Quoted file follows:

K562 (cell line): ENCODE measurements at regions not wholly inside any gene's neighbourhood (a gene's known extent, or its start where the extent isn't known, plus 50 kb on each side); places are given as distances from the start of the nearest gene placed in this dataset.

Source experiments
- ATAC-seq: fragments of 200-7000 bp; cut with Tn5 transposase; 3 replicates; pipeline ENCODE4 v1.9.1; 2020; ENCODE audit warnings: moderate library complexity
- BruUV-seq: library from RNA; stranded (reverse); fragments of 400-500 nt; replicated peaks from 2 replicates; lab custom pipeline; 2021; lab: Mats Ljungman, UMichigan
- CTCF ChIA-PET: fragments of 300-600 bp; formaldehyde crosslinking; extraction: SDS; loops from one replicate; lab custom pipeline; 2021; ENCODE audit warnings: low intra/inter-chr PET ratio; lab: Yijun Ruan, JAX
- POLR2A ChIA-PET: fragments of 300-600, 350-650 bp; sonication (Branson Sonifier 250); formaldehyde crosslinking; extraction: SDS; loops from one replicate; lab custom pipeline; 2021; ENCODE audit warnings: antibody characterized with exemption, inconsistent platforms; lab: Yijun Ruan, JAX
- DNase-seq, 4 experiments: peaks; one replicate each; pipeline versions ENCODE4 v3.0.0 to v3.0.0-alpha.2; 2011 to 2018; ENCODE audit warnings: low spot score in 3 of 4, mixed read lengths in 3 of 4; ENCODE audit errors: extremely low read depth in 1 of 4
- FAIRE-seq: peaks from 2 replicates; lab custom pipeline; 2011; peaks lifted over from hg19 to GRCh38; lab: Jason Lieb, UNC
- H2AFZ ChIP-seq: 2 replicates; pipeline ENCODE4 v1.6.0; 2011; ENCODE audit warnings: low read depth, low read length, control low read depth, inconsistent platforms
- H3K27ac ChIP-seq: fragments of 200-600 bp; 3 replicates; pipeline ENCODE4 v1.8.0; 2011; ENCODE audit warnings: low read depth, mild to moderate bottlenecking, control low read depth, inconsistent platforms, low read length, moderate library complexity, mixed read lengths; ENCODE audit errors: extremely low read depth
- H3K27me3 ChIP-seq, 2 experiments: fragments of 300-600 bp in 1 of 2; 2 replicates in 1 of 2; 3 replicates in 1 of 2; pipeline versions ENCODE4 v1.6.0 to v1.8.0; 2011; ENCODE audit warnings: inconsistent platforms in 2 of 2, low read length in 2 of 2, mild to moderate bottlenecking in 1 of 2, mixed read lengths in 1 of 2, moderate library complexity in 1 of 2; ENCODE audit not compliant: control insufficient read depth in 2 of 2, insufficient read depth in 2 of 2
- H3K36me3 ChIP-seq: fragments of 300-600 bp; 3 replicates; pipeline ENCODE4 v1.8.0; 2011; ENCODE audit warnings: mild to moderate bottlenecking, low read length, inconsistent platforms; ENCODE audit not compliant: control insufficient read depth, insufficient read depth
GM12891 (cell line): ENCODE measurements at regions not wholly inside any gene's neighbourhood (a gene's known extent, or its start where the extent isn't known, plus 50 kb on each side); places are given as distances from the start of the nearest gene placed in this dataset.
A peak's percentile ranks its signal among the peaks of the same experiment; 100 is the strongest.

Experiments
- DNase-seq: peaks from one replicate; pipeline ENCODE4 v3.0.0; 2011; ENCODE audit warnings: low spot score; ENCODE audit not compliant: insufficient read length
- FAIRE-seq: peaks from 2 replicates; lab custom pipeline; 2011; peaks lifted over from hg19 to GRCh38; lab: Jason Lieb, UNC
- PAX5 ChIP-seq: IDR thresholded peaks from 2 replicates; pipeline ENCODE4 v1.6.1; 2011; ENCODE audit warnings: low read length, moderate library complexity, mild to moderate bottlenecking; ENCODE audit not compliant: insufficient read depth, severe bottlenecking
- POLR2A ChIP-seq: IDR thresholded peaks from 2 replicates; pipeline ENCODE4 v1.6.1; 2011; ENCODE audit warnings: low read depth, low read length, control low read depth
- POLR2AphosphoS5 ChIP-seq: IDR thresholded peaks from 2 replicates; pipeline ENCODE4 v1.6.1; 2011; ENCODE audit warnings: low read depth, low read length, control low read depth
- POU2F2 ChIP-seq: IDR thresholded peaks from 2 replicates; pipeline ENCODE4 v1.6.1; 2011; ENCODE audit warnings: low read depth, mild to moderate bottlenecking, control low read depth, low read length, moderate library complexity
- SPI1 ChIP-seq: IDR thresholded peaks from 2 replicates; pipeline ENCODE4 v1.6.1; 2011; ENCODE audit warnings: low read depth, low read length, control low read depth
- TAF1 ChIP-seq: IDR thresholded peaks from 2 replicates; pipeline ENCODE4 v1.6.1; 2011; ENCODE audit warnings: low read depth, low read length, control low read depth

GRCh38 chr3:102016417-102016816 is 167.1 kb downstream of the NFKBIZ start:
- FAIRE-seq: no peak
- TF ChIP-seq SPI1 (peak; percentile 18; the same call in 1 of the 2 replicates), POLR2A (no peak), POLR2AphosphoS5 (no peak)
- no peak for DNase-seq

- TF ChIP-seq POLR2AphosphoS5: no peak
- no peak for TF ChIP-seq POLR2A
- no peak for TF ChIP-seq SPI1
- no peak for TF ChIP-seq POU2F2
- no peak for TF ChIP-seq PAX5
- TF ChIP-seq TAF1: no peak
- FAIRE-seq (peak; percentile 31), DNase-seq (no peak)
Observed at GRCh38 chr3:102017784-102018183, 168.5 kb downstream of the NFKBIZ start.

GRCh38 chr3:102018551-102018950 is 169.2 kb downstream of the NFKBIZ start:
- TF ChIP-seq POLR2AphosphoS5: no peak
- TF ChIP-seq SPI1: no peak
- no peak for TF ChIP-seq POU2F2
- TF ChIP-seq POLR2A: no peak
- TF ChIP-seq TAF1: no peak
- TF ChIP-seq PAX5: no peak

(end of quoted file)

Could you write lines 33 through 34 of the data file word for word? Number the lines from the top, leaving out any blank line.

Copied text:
- TF ChIP-seq TAF1: no peak
- FAIRE-seq (peak; percentile 31), DNase-seq (no peak)